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CITY TRIBUNE

Property Tax hike voted down in Galway City

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From this week’s Galway City Tribune – A proposal to boost Galway City Council coffers by half a million euro every year by increasing Local Property Tax (LPT) did not receive the support of city councillors.

Councillor Peter Keane (FF) failed to get a seconder at this week’s local authority meeting for his motion to increase the LPT payable on Galway City houses by 5%.

Cllr Keane said that the increase would net the Council €500,000 every year, which could be spent evenly on services across all three electoral wards.

It would be used to fund services and projects city councillors are always looking for, including a proposal by his colleague Cllr Imelda Byrne for the local authority to hire additional staff for city parks.

The cost to the taxpayer – or property owner – would be minimal, he insisted.

“It would mean that 90% of households would pay 37 cent extra per week,” he said.

Not one of the 17 other elected members, including four party colleagues, would second his motion and so it fell.

Another motion recommending no change in the current rate of LPT in 2022 was passed by a majority.
This is a shortened preview version of this article. To read the rest of the story, see this week’s Galway City Tribune. You can buy a digital edition HERE.

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CITY TRIBUNE

Galway City Council needs 40 more workers to help deliver on projects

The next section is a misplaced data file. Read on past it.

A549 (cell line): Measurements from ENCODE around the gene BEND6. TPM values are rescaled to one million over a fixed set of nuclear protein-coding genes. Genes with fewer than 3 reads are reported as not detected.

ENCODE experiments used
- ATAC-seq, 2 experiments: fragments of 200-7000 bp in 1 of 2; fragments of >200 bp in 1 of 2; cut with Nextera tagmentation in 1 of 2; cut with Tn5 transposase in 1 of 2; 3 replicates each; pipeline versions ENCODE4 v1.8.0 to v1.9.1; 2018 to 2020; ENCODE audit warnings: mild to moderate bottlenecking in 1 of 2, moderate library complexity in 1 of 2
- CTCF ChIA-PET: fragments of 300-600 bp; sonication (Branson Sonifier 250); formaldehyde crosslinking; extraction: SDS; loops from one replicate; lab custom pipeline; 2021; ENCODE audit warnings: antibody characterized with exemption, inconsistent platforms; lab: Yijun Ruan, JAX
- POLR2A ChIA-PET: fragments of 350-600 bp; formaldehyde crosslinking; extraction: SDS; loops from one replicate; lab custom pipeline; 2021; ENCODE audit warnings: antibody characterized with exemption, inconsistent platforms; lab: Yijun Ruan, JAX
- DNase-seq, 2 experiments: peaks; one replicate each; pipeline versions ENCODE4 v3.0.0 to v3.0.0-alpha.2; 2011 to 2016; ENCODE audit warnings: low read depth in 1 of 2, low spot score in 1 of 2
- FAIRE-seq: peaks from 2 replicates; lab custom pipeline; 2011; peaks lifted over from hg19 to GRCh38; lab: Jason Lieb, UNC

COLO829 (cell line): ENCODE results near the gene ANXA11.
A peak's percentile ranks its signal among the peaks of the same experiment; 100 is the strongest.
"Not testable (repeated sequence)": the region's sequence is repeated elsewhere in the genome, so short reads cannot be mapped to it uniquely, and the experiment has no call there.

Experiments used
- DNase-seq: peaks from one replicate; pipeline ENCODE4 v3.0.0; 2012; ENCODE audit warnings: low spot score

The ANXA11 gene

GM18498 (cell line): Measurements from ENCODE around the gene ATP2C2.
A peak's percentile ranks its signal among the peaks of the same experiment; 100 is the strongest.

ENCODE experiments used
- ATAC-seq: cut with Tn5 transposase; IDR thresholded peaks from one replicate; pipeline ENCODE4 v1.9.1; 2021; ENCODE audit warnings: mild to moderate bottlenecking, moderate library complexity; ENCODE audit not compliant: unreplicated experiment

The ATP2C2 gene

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From this week’s Galway City Tribune –  Forty more workers are needed at City Hall ‘right away’, the Chief Executive of Galway City Council has said.

Brendan McGrath has warned city councillors that the local authority is understaffed and it needs to hire more staff immediately to deliver its plans and projects.

The total cost of the extra 40 workers, including salary, would be between €1.75 million and €1.95 million.

Mr McGrath said that the City Council had a workforce now that was below what it had in 2007, but the city’s population has grown and so too had the services the Council provides.

The population of Galway City grew by almost 11% in the 10 years to 2016, he said, and total staff numbers in the Council fell by 13.6% during that period.

Though more staff were hired in recent years, Mr McGrath said that the Council was at 2007 and 2008 staffing levels, even though the Census will record further increases in population since 2016.

Mr McGrath said that the City Council now provides 1,000 services across a range of departments, far more than during the 2000s.

He said that currently, 524 staff are employed at the City Council. This equated to 493 Whole Time Equivalents when part-time workers such as school wardens and Town Hall workers are included.

Mr McGrath said that 12% of all staff are in acting up positions, with many more in short-term or fixed-term contracts. There was a highly competitive jobs market and the Council was finding recruitment and retention of specialist staff difficult.
This is a shortened preview version of this article. To read the rest of the story, see this week’s Galway City Tribune. You can buy a digital edition HERE.